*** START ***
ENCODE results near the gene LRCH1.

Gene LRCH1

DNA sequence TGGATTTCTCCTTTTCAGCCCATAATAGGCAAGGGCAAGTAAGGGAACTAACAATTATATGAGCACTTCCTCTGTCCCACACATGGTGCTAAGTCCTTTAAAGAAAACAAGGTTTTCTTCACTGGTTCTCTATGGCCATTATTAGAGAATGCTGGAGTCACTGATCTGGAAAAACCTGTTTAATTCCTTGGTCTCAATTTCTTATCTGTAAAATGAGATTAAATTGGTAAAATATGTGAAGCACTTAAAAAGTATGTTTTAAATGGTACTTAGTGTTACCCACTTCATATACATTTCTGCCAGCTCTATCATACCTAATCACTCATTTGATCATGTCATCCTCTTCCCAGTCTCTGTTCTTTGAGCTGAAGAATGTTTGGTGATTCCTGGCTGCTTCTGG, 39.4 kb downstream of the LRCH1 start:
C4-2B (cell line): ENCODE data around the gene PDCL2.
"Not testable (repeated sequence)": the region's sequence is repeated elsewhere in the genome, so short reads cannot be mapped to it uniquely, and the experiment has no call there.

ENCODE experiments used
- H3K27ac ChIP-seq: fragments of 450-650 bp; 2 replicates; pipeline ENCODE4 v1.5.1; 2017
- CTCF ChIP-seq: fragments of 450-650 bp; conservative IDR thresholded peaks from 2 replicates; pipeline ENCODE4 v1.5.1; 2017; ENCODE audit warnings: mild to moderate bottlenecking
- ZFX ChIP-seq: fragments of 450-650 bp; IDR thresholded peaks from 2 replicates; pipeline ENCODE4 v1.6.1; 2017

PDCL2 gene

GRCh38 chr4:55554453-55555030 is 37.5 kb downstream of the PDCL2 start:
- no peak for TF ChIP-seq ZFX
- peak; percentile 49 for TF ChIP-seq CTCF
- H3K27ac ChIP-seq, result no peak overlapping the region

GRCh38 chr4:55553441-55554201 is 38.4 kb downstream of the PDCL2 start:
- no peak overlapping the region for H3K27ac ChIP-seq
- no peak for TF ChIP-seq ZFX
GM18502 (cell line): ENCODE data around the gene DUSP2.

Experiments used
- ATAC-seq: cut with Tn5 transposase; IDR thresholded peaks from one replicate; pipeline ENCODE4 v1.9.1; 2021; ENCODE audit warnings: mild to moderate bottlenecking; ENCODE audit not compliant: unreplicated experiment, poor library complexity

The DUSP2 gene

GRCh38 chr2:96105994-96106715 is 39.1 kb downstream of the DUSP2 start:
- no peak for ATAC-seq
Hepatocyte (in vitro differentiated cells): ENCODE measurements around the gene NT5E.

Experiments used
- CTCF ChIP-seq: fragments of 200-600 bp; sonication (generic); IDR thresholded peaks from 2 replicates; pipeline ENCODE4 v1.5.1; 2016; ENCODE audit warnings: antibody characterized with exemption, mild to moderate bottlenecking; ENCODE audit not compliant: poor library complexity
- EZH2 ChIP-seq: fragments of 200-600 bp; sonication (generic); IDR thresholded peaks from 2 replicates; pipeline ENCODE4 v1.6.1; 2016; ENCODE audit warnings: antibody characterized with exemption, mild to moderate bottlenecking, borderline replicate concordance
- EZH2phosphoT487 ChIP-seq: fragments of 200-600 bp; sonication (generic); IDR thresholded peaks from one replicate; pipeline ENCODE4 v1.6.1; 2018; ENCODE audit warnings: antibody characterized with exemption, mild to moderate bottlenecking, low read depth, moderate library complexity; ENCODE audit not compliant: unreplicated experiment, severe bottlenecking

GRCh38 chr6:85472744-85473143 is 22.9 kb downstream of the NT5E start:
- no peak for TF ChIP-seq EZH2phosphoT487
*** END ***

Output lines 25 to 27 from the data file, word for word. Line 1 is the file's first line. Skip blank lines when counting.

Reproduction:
Experiments used
- CTCF ChIP-seq: fragments of 200-600 bp; sonication (generic); IDR thresholded peaks from 2 replicates; pipeline ENCODE4 v1.5.1; 2016; ENCODE audit warnings: antibody characterized with exemption, mild to moderate bottlenecking; ENCODE audit not compliant: poor library complexity
- EZH2 ChIP-seq: fragments of 200-600 bp; sonication (generic); IDR thresholded peaks from 2 replicates; pipeline ENCODE4 v1.6.1; 2016; ENCODE audit warnings: antibody characterized with exemption, mild to moderate bottlenecking, borderline replicate concordance